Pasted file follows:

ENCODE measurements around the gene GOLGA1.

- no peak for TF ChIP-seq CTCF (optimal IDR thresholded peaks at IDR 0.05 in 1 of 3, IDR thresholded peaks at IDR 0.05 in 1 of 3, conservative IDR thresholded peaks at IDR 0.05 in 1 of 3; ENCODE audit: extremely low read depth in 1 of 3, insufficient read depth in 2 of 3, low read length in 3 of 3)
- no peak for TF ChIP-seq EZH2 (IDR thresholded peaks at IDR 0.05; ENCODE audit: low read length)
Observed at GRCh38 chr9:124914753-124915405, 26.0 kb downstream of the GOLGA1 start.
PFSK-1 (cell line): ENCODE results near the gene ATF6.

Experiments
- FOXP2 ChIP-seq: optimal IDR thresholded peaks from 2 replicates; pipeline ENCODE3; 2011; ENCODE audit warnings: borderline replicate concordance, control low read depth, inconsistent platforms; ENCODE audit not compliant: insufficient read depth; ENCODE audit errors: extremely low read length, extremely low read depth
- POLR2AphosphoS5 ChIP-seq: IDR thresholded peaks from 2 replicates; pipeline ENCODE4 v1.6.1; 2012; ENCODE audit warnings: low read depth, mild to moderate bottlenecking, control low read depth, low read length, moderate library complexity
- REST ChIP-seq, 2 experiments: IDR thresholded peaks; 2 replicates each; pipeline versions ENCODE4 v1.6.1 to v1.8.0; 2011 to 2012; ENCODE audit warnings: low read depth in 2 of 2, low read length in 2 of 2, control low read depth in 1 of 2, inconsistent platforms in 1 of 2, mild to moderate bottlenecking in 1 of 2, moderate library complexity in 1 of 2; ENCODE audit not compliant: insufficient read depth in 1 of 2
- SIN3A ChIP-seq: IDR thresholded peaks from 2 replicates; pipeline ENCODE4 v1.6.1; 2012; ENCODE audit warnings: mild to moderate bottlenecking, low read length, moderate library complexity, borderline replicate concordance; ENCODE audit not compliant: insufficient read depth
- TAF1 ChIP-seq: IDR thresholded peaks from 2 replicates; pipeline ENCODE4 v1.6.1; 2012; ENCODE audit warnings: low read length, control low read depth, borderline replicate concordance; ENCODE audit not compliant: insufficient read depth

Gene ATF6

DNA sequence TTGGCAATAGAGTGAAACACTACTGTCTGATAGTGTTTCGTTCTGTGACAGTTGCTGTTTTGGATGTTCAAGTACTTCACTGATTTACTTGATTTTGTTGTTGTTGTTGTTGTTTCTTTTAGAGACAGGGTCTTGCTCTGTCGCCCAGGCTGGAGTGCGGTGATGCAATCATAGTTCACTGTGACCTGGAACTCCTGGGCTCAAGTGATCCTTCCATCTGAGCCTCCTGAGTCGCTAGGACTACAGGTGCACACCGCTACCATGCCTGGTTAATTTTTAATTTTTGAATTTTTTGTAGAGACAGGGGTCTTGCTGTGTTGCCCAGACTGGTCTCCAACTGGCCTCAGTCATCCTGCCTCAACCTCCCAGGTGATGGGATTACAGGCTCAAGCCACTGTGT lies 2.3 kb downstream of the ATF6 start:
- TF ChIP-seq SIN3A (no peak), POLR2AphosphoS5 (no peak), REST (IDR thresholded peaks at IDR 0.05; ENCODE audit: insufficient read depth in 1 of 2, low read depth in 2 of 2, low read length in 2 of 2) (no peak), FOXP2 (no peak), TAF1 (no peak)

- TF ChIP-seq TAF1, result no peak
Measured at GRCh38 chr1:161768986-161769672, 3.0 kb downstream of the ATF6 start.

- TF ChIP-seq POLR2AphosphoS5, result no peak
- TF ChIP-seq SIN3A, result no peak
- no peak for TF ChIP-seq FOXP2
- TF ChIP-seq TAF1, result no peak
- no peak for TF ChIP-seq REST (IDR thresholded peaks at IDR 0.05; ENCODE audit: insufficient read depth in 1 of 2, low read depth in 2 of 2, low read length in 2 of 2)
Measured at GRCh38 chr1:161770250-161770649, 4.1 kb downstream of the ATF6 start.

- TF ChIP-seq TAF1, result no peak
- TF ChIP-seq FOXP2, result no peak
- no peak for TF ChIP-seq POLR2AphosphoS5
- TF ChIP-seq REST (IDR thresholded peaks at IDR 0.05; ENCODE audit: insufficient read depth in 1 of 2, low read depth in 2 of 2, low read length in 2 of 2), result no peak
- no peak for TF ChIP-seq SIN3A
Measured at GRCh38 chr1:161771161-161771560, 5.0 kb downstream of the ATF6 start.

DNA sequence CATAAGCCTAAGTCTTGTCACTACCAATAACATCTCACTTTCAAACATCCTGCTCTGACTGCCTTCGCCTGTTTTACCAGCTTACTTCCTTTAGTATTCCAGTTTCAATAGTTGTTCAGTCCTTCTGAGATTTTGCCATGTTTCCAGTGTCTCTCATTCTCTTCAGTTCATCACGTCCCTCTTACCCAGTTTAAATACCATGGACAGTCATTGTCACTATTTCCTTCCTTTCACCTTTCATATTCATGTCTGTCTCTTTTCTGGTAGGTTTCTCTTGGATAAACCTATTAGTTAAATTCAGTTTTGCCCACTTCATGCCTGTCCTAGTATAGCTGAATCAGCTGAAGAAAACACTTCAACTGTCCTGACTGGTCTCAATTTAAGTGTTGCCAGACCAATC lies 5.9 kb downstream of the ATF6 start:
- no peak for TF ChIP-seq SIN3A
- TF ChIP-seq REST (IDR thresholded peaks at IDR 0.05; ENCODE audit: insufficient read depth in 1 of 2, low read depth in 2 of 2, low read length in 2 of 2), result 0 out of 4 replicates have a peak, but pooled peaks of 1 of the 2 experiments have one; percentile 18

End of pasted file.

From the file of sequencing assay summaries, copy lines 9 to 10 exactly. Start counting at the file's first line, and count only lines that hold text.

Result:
- REST ChIP-seq, 2 experiments: IDR thresholded peaks; 2 replicates each; pipeline versions ENCODE4 v1.6.1 to v1.8.0; 2011 to 2012; ENCODE audit warnings: low read depth in 2 of 2, low read length in 2 of 2, control low read depth in 1 of 2, inconsistent platforms in 1 of 2, mild to moderate bottlenecking in 1 of 2, moderate library complexity in 1 of 2; ENCODE audit not compliant: insufficient read depth in 1 of 2
- SIN3A ChIP-seq: IDR thresholded peaks from 2 replicates; pipeline ENCODE4 v1.6.1; 2012; ENCODE audit warnings: mild to moderate bottlenecking, low read length, moderate library complexity, borderline replicate concordance; ENCODE audit not compliant: insufficient read depth